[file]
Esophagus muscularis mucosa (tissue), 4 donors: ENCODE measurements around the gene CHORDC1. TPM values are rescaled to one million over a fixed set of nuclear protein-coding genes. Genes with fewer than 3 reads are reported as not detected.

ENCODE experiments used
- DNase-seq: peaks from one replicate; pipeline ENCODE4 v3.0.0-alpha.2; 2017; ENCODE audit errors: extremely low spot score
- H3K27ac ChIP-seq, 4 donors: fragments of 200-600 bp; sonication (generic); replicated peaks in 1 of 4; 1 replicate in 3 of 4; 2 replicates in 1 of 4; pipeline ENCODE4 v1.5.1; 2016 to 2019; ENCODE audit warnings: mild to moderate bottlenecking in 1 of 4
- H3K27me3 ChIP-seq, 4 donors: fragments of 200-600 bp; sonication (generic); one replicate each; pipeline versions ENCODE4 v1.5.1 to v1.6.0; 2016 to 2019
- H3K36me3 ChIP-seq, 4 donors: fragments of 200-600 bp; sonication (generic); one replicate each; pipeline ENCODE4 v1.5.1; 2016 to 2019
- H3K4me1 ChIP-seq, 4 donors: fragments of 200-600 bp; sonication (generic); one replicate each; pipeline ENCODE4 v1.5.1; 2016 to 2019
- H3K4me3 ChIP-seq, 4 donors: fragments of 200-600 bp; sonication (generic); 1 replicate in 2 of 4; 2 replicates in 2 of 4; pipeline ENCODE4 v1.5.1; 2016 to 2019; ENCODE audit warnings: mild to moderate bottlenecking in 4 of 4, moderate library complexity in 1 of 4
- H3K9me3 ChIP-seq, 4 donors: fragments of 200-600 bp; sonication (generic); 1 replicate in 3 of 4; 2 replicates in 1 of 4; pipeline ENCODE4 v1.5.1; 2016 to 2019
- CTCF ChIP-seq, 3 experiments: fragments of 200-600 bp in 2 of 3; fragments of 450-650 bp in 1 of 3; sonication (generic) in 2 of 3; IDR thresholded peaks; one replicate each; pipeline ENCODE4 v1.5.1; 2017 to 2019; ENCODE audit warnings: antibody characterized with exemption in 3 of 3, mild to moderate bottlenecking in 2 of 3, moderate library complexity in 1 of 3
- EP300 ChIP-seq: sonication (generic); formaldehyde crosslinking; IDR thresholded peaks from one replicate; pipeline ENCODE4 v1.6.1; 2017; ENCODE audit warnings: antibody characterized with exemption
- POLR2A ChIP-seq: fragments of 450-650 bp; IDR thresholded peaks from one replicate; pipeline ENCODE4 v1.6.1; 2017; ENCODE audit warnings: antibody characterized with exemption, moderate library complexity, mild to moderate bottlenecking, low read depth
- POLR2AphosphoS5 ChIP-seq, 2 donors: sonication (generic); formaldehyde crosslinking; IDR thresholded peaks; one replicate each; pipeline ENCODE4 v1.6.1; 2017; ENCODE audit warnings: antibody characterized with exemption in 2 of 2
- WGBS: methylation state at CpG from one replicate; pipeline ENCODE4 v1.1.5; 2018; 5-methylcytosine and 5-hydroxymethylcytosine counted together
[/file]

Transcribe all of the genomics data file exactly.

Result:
Esophagus muscularis mucosa (tissue), 4 donors: ENCODE measurements around the gene CHORDC1. TPM values are rescaled to one million over a fixed set of nuclear protein-coding genes. Genes with fewer than 3 reads are reported as not detected.

ENCODE experiments used
- DNase-seq: peaks from one replicate; pipeline ENCODE4 v3.0.0-alpha.2; 2017; ENCODE audit errors: extremely low spot score
- H3K27ac ChIP-seq, 4 donors: fragments of 200-600 bp; sonication (generic); replicated peaks in 1 of 4; 1 replicate in 3 of 4; 2 replicates in 1 of 4; pipeline ENCODE4 v1.5.1; 2016 to 2019; ENCODE audit warnings: mild to moderate bottlenecking in 1 of 4
- H3K27me3 ChIP-seq, 4 donors: fragments of 200-600 bp; sonication (generic); one replicate each; pipeline versions ENCODE4 v1.5.1 to v1.6.0; 2016 to 2019
- H3K36me3 ChIP-seq, 4 donors: fragments of 200-600 bp; sonication (generic); one replicate each; pipeline ENCODE4 v1.5.1; 2016 to 2019
- H3K4me1 ChIP-seq, 4 donors: fragments of 200-600 bp; sonication (generic); one replicate each; pipeline ENCODE4 v1.5.1; 2016 to 2019
- H3K4me3 ChIP-seq, 4 donors: fragments of 200-600 bp; sonication (generic); 1 replicate in 2 of 4; 2 replicates in 2 of 4; pipeline ENCODE4 v1.5.1; 2016 to 2019; ENCODE audit warnings: mild to moderate bottlenecking in 4 of 4, moderate library complexity in 1 of 4
- H3K9me3 ChIP-seq, 4 donors: fragments of 200-600 bp; sonication (generic); 1 replicate in 3 of 4; 2 replicates in 1 of 4; pipeline ENCODE4 v1.5.1; 2016 to 2019
- CTCF ChIP-seq, 3 experiments: fragments of 200-600 bp in 2 of 3; fragments of 450-650 bp in 1 of 3; sonication (generic) in 2 of 3; IDR thresholded peaks; one replicate each; pipeline ENCODE4 v1.5.1; 2017 to 2019; ENCODE audit warnings: antibody characterized with exemption in 3 of 3, mild to moderate bottlenecking in 2 of 3, moderate library complexity in 1 of 3
- EP300 ChIP-seq: sonication (generic); formaldehyde crosslinking; IDR thresholded peaks from one replicate; pipeline ENCODE4 v1.6.1; 2017; ENCODE audit warnings: antibody characterized with exemption
- POLR2A ChIP-seq: fragments of 450-650 bp; IDR thresholded peaks from one replicate; pipeline ENCODE4 v1.6.1; 2017; ENCODE audit warnings: antibody characterized with exemption, moderate library complexity, mild to moderate bottlenecking, low read depth
- POLR2AphosphoS5 ChIP-seq, 2 donors: sonication (generic); formaldehyde crosslinking; IDR thresholded peaks; one replicate each; pipeline ENCODE4 v1.6.1; 2017; ENCODE audit warnings: antibody characterized with exemption in 2 of 2
- WGBS: methylation state at CpG from one replicate; pipeline ENCODE4 v1.1.5; 2018; 5-methylcytosine and 5-hydroxymethylcytosine counted together